In lieu of an abstract, here is a brief excerpt of the content:

FrRevol_301-350.indd 6 3/16/12 1:08 PM CHAPTER V Ofthe First War Between France and Europe. We need not be surprised that kings and princes never liked the principles ofthe French Revolution. "To be a royalist is my business," said Joseph II. But as the opinion of the people always makes its way into the cabinet of kings, no sovereign in Europe thought ofmaking war on France to oppose the Revolution at its outset, when the object was only to establish a limited monarchy. The progress of knowledge was such in every part of the civilized world that, at that time, as at present, a representative government more or less similar to that ofEngland appeared suitable and just, and that system met with no formidable opponents among either the English or Germans. Burke, from the year 1791, expressed his indignation at the crimes already committed in France, and at the false systems of policy adopted there;1 but those of the aristocratic party on the Continent, who now quote Burke as the enemy of the Revolution, are perhaps not aware that in every page he reproaches the French with not having conformed to the principles of the English constitution. "I recommend to the French," he says, "our constitution; all our happiness arises from it." "Absolute democracy," he adds in another place,* "is no more a legitimate government than absolute monarchy. There is but one opinion in France against absolute monarchy;t it was at its close, it was expiring without agony, and without convulsions; all the dissensions *Burke's Works, vol. iii. p. 179. t Ibid., p. 183. I. For Burke's writings on the French Revolution after 1790, see his Further Reflections on the Revolution in France. 306 FrRevol_301-350.indd 7 3/16/12 1:08 PM CHAPTER v. First War Between France and Europe arose from the quarrel between a despotic democracy, and a government with a balance of power." If the majority ofEurope in 1789 approved the establishment ofa limited monarchy in France, how then, it may be asked, does it happen that, from the year 1791, all provocations arose from foreign powers? For although France made a hasty declaration of war against Austria in 1792, the foreign powers were, in fact, the first to assume a hostile attitude toward the French, by the convention of Pilnitz and the assemblies at Coblentz .2 The reciprocal recriminations go back to that period. Yet the public opinion ofEurope and the prudence ofAustria would have prevented war, had the Legislative Assembly been moderate. The greatest precision in the knowledge of dates is necessary to judge with impartiality which of the two, France or Europe, was the aggressor. A lapse of six months makes that proper in politics which was not so six months before, and people often confound ideas because they confound dates. The foreign powers did wrong in 1791, in allowing themselves to be drawn into the imprudent measures urged by the emigrants. But after the 1oth ofAugust, 1792, when the throne was overturned, the state ofthings in France became wholly incompatible with social order. Yet, would not this throne have stood, had not Europe threatened France with interfering by force of arms in her domestic concerns, and revolted the pride of an independent nation by imposing laws on it? Fate alone possesses the secret ofsuch suppositions: one thing is indisputable; it is that the convention of Pilnitz was the beginning of the long war ofEurope. The Jacobins3 were as desirous of this war as the emigrants: for both believed that a crisis of some kind or other could alone produce the chances necessary to enable them to triumph.4 2. The Declaration ofPilnitz (August 27, 1791) was signed by Holy Roman Emperor Leopold II and King Frederick William II ofPrussia, who expressed their intention to help the king ofFrance in case ofneed. The assemblies at Koblenz were organized by theemigres. 3· A notable exception in this regard was Robespierre. 4· Austria, England, and Prussia followed closely the political developments in France and in 1791 began contemplating the possibility of intervening to support Louis XVI and restore order. The actual war began in April 1792, when France declared war on Austria; Prussia joined the Austrian side a few weeks later and invaded France in July. The battle JOJ FrRevol_301-350.indd 8 3/16/12 1:08 PM PART III In the beginning of 1792, before the declaration ofwar, Leopold, Emperor ofGermany, one ofthe most...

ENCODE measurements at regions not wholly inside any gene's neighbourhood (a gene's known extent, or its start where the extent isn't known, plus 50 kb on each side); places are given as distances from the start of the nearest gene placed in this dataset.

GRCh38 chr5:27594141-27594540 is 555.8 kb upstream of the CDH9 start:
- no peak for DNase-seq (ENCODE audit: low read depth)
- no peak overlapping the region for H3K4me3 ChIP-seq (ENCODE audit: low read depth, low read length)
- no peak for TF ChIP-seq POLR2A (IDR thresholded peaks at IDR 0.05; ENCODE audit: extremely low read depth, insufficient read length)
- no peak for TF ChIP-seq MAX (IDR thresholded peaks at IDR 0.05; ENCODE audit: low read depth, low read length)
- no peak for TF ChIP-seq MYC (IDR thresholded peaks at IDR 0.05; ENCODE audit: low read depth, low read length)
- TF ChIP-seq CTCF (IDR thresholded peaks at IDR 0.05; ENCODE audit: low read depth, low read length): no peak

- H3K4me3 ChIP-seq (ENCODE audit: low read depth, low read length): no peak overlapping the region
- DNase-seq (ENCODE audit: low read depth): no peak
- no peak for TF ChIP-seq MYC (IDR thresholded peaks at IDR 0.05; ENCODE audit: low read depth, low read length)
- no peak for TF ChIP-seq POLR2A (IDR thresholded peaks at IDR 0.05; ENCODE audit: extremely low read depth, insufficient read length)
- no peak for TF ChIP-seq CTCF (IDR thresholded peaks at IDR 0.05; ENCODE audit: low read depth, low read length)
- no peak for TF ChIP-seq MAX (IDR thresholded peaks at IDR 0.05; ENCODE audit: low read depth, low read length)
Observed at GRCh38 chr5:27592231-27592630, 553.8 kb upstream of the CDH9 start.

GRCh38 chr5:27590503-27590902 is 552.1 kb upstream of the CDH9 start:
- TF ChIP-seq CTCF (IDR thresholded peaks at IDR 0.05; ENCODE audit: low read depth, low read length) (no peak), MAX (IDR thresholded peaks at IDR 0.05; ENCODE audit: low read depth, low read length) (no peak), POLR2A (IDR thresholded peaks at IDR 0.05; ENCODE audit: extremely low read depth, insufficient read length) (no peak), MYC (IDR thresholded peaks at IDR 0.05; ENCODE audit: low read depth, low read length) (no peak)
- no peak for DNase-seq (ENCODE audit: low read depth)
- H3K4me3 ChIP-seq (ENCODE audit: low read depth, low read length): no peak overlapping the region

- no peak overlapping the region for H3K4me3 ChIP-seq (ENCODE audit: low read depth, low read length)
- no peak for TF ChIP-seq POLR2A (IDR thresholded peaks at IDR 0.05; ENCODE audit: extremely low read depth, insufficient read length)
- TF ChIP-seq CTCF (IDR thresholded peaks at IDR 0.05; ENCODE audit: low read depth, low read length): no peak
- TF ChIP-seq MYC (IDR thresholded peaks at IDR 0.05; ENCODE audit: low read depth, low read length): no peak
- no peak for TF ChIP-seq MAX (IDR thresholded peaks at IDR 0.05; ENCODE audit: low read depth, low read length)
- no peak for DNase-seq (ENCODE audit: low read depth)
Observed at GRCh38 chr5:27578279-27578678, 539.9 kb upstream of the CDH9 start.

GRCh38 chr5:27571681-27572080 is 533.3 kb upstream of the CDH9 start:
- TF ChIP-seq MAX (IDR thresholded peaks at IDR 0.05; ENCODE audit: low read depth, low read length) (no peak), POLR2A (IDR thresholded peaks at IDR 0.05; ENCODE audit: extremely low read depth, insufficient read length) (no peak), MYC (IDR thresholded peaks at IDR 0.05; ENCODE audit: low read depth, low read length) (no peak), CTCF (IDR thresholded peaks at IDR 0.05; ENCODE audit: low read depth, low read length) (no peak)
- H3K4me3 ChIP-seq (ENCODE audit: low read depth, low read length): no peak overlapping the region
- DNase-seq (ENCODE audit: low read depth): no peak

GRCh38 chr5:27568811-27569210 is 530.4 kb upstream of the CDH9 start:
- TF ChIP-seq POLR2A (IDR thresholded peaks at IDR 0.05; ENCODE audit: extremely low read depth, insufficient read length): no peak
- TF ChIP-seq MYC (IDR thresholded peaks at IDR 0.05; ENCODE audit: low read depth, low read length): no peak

pdf

Additional Information

ISBN
9781614878636
Related ISBN
9780865977327
MARC Record
OCLC
836874520
Pages
834
Launched on MUSE
2014-01-01
Language
English
Open Access
No
Back To Top

This website uses cookies to ensure you get the best experience on our website. Without cookies your experience may not be seamless.